We’ve been getting plenty of spectacular images from the James Webb Space Telescope since it began operations last year. Fraser even covered everything we learned from it in a video a few weeks ago. But the news keeps coming, and recently a science team known as the Prime Extra-Galactic Areas for Reionization and Lensing Science (PEARLS) team released a series of four papers describing Webb’s observations of a galaxy cluster known as El Gordo (“the fat one” in Spanish). But what’s more – they also released another absolutely stunning picture.
To fully understand the picture shown as the banner, but also provided in greater detail in the link below, it’s essential first to understand gravitational lensing. We’ve discussed the general concept many times before and even shown some fascinating images of objects known as Einstein rings. The critical thing to understand is that large objects, such as the El Gordo galaxy cluster formed about 6.8 billion years ago, can magnify objects appearing directly behind them by bending the light around their mass, creating an effect called “gravitational lensing.”
This is precisely why the Webb team turned their attention towards this massive galaxy cluster, which is thought to be the biggest that existed at that point in the universe’s life. Hubble, Webb’s predecessor as an amazing astronomical picture-taker, also took some images of El Gordo, but it wasn’t sensitive enough to capture the full grandeur of the scene.
A bonus of those fantastic images is astronomers can use them for science. One of the four papers from the PEARLS team, led by Brenda Fyre of the University of Arizona, discusses the overall effect of the gravitational lensing effect offered by El Gordo, but the other three look at specific features of the image.
First, we have one of the most noticeable features of the image – in the upper right, there appears to be a galaxy that is curved like a fishhook, which is what one of the graduate students on the PEARLS team nicknamed it. In Webb’s infrared image, it appears red, partially due to dust inside the galaxy itself but also due to the redshift caused by the light traveling 10.6 billion years to get to us.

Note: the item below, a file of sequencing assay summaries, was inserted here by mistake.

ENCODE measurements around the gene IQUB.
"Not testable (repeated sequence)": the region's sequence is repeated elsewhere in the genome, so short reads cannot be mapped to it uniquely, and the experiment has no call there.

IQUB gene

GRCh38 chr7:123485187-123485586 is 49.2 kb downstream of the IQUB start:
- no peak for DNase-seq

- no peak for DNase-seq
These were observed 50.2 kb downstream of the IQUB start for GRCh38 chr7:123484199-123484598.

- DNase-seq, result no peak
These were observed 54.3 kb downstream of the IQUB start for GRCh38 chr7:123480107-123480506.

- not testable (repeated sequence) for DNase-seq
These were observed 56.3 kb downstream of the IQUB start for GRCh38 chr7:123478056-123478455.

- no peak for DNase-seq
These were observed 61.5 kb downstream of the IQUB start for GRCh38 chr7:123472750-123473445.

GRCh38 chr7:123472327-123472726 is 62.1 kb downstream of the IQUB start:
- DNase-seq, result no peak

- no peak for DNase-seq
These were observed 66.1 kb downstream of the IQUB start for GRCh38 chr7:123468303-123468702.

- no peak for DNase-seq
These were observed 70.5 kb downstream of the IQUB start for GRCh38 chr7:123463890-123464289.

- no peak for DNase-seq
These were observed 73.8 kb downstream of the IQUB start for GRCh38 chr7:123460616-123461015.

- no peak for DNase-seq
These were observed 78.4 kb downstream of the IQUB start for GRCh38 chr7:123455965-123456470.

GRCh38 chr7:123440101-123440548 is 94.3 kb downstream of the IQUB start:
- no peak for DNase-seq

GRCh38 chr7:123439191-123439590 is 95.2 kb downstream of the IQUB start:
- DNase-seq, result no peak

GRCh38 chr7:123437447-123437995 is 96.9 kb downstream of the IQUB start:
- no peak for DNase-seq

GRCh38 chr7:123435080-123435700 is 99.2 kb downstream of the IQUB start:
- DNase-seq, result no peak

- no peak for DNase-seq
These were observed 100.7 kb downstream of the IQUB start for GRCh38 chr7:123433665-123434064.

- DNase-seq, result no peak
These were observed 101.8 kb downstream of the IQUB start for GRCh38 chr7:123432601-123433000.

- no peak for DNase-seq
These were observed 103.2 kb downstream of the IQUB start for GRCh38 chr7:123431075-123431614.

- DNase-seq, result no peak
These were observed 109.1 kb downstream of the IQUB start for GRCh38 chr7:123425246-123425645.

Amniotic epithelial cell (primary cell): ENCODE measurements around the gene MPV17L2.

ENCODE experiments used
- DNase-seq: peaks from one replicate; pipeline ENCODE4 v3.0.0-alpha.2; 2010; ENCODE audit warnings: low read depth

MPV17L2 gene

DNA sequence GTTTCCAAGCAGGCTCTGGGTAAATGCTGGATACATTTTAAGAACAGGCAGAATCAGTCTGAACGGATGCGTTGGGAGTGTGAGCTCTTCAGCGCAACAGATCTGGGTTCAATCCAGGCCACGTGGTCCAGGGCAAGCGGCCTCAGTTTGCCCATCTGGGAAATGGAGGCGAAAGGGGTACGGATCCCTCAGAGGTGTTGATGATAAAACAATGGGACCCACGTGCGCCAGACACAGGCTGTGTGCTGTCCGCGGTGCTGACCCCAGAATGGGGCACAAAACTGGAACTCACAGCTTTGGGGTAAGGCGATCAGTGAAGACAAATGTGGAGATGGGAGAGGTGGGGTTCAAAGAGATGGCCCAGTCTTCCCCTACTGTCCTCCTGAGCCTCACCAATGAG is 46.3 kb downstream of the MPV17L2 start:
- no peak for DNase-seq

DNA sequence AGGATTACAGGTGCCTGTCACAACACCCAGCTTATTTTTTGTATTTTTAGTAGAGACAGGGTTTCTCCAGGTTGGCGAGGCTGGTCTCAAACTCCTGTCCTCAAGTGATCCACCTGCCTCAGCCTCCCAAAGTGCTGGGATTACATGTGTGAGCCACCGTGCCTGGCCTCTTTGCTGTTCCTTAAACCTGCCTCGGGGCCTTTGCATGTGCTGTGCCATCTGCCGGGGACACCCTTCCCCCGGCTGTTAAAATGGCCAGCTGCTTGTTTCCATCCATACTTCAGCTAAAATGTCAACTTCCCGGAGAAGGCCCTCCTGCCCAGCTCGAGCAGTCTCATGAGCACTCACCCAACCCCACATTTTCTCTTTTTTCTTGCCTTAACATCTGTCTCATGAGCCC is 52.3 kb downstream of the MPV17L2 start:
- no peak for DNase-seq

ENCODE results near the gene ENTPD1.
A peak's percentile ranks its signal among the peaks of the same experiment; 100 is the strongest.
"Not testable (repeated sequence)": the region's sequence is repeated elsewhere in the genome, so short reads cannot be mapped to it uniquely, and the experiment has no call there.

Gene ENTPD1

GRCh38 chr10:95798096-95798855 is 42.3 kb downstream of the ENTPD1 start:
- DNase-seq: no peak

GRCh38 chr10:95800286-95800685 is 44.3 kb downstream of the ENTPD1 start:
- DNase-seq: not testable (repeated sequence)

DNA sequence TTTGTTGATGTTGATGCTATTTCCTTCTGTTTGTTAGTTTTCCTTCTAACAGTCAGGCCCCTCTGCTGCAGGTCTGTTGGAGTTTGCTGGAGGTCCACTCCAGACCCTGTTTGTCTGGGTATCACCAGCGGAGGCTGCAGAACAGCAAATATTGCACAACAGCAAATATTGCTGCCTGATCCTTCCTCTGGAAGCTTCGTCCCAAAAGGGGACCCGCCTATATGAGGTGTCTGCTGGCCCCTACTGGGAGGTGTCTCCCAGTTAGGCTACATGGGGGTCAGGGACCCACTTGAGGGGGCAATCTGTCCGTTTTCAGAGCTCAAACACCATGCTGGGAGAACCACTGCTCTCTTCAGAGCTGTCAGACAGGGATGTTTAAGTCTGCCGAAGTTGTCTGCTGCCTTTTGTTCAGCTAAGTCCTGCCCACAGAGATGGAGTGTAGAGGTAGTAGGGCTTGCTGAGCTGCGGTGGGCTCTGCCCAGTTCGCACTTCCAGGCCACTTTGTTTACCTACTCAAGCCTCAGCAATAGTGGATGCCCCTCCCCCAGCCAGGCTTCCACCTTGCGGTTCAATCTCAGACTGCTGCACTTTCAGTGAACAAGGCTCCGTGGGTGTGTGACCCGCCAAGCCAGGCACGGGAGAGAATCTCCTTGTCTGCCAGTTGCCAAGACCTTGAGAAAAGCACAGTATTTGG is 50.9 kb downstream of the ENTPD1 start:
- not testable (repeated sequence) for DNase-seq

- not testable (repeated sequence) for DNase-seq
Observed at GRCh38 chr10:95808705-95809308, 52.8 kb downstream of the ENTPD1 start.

The Fishhook is a relatively small disk galaxy that is only about ¼ the size of the Milky Way. It even appears to be dying out over 10 billion years ago, as the star-forming region in the center was rapidly declining, also known as “quenching” in astronomical jargon. That discovery was the subject of the second paper, led by Patrick Kamieneski of Arizona State University.
Another feature that some observers may even mistake as an imaging artifact is the line in the middle left of the image. That is, in fact, another galaxy being lensed by El Gordo that is even further away from Earth at 11 billion years. Known as La Flaca (“the thin one” in Spanish). While that galaxy itself is simply cool looking, a more subtle feature of the image intrigues scientists.
Near La Flaca, there is a red dwarf star that is the first of its kind to be observed beyond 1 billion years from Earth. Now named Quyllur, the Quechua word for star, it was only possible to see because of El Gordo’s gravitational lensing and Webb’s ultrasensitive sensors. Typically far away individual stars have to be “blue” so that the redshift caused by being so far away doesn’t move their light out of the observed spectra. But with Webb’s instruments, Quyllur will likely only be the first of many the telescope will find. Its discovery was discussed in the third paper, led by Jose Diego of the Instituto de Fisica de Cantabria in Spain.
There are other, less notable features of the image that also attract the interest of scientists. One is a miniature galaxy cluster formed 12.1 billion years ago, while another is a set of “ultra-diffuse” galaxies. The stars are spread far apart in these, making them difficult to image as a “galaxy” per se. But Webb was able to, at a here-to-fore unheard of distance of 7.2 billion light years. The farther-away diffuse galaxies even look different than the ones that are closer to home, as discussed in the fourth paper by Timothy Carleton, also of Arizona State.
Overall, this series of papers brings together a wealth of scientific knowledge with the inspiration of one of the most amazing astronomical photographs ever taken. And more will surely keep coming as Webb continues its operations into its second year.
Webb Space Telescope – Webb Spotlights Gravitational Arcs in ‘El Gordo’ Galaxy Cluster
B Fyre. et al. – The JWST PEARLS View of the El Gordo Galaxy Cluster and of the Structure It
Kamieneski et al. – Are JWST/NIRCam color gradients in the lensed z=2.3 dusty star-forming galaxy El Anzuelo due to central dust attenuation or inside-out galaxy growth?
J. M. Diego et al. – JWST’s PEARLS: A new lens model for ACT-CL J0102?4915, “El Gordo,” and the first red supergiant star at cosmological distances discovered by JWST
T. Carleton et al. – PEARLS: Low Stellar Density Galaxies in the El Gordo Cluster Observed with JWST
UT – What is Gravitational Lensing?
UT – This JWST Image Shows Gravitational Lensing at its Finest
JWST image of the El Gordo galaxy cluster, and the galaxies that are gravitational lensed behind it.
Credit – NASA, ESA, CSA, Alyssa Pagan, Jake Summers, Jordan C. D’Silva, Anton M. Koekemoer, Aaron Robotham, Rogier Windhorst